“If that track record qualifies Chile as a miracle for Chicago school economists, perhaps shock treatment was never really about jolting the economy into health. Perhaps it was meant to do exactly what it did—hoover wealth up to the top and shock much of the middle class out of existence.” - The Shock Doctrine, page 105
(Previous posts here, Matt's posts here, here and here.)
Trend gave us an excellent rundown of the events in Chile that led to the Chicago School takeover of its economic policy, so I don't need to sum that up here.
Pinochet embraced the Chicago Boys' prescription for Chile's economy, according to Klein, because he liked the idea of a complete revolution rather than a temporary correction. He drove out the other members of the junta and appointed several of the Friedmanites to high government positions, and privatized, slashed social spending, and deregulated. This, predictably led to...
inflation, unemployment, and poverty. So the solution? MORE privatization, deregulation, and slashing social spending. Oh yes, and a calculated terror campaign in which thousands of people were "disappeared." Argentina, Uruguay, and Brazil followed soon after, though some of them took notes from Pinochet and attempted to conceal their torture and murder under a blanket of plausible deniability--in order to stay open to foreign investment, of course.
Klein points out that for all Friedman's free-market utopianism, what resulted was more corporatism than purist capitalism. The countries were run by repressive regimes with deep ties to the corporations who profited from them. Sound familiar? (Well, minus some of the repression.)
The parallels with Bush's disaster capitalism are easier to see when you phrase it in these terms. Bush didn't need a coup (just a disputed election) when September 11 happened (coincidentally, exactly 28 years after the coup in Chile started radical capitalist experimentation).
Warrantless wiretapping certainly isn't mass disappearances of citizens, but it is a tool that keeps everyone in fear that they are next. It suppresses dissent and keeps people in fear for their basic safety, while around them their economic safety net is dismantled. America hadn't undergone enough of a shock to allow, for instance, Social Security privatization, but in Chile and the other Friedmanite regimes, torture and repression left people unable to fight back.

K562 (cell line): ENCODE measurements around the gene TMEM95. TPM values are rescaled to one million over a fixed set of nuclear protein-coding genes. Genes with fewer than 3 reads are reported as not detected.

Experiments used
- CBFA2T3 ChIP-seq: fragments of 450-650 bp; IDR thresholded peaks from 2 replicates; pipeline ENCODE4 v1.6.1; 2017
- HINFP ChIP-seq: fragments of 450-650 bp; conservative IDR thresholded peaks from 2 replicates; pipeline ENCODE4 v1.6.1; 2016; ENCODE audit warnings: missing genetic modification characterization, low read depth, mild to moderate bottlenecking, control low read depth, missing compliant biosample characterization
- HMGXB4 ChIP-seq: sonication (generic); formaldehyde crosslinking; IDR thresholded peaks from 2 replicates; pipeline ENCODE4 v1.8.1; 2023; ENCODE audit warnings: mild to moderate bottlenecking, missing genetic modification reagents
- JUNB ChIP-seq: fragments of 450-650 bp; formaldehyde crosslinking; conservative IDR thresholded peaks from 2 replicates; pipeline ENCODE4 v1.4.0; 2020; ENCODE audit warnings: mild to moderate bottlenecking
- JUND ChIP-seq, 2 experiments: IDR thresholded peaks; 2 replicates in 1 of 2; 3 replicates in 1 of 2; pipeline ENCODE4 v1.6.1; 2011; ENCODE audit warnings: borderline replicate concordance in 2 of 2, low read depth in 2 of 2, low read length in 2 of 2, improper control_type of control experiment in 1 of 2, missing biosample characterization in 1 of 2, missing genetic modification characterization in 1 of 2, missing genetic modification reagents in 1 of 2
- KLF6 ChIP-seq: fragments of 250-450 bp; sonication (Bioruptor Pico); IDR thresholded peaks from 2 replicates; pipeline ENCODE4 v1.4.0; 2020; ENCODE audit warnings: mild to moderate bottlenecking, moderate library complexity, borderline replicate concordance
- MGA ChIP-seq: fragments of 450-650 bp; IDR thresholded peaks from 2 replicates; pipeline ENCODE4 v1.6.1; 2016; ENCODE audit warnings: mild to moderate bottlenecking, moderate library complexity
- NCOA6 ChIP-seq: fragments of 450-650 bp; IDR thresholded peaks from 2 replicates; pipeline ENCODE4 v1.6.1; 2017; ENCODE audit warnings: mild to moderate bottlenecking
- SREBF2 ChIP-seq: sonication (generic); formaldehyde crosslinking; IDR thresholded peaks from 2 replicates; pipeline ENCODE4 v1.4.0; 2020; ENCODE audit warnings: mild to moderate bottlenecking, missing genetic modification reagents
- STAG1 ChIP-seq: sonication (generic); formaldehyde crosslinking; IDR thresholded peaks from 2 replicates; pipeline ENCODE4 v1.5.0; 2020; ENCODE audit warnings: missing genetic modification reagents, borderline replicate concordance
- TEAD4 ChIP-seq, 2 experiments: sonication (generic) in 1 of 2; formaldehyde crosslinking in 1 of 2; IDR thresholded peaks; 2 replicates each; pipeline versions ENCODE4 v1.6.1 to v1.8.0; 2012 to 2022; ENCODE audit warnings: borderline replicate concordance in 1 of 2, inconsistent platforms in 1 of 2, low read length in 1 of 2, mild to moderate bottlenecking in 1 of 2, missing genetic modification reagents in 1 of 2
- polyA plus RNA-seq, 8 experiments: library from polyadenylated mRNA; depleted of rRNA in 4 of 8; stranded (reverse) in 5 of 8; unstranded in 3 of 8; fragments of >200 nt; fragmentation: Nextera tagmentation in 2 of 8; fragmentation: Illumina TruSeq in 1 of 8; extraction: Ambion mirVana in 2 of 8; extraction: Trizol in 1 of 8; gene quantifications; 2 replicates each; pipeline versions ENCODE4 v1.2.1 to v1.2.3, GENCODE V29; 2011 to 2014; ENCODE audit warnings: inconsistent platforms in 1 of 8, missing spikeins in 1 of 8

Roger Cohen in the New York Times (h/t Matt) referred to Obama's "counter-revolution," an interesting choice of words considering that The Economist called the spread of disaster capitalism in Latin America its own "counterrevolution."
Which revolution is Obama countering, then? The Reagan revolution, perhaps, since even Bill Clinton furthered Reaganite principles of deregulation and privatization and slashing social programs (:cough: Welfare reform)?
Friday night, I attended a panel discussion put on by The Nation in New York. It featured Joseph Stiglitz, Barbara Ehrenreich, Bill Fletcher, Jr., Jeff Madrick and Chris Hayes discussing the economic meltdown. Stiglitz referred repeatedly to the economic situation in the 70s in Latin America as what we need to avoid--and what we are in danger of repeating.
Madrick noted as well that "This is not recession as usual. This is not recession-plus as usual," but Ehrenreich reminded us that "It's always folly to say this is the end of capitalism."
She went on to note that "What we have to shake off is the curious religion that is market fundamentalism," and Fletcher referred to "the great crap game that is called capitalism."
The fact that there was a line around the block for this event says something about the times, and the amount of little white note cards with audience questions that Hayes had to sort through was evidence that people are scared right now. I fear what this situation would look like at the moment with McCain in office, and the panelists all agreed that it is hard to criticize Obama because he's so much better than what we've had for the past however many years (Madrick pointed out that the standard of living for most Americans has been declining since 1974--in other words, we were better off under NIXON).
Still, the more I read through The Shock Doctrine, the more I realize the parallels. Naomi Klein was supposed to be at this event, and she would've fit in quite well between the economists and the socialists, diagnosing not only the technical problems with our current situation, but the moral and ideological problems there as well.
But the panel on Friday night gave me hope because it proposed solutions. Because we talked about a return to a living wage, a resurgence in unions (EFCA battle coming to a political theater near you), real health care (ditto), and a change in our banking system--a return to "plain vanilla" lending, Madrick called it.
"What are the social functions which a good financial system should serve?" Stiglitz asked, and Milton Friedman might have rolled over in his grave. Still, these are questions being asked right now, and the people in power for the first time in my lifetime may actually be willing to attempt an answer.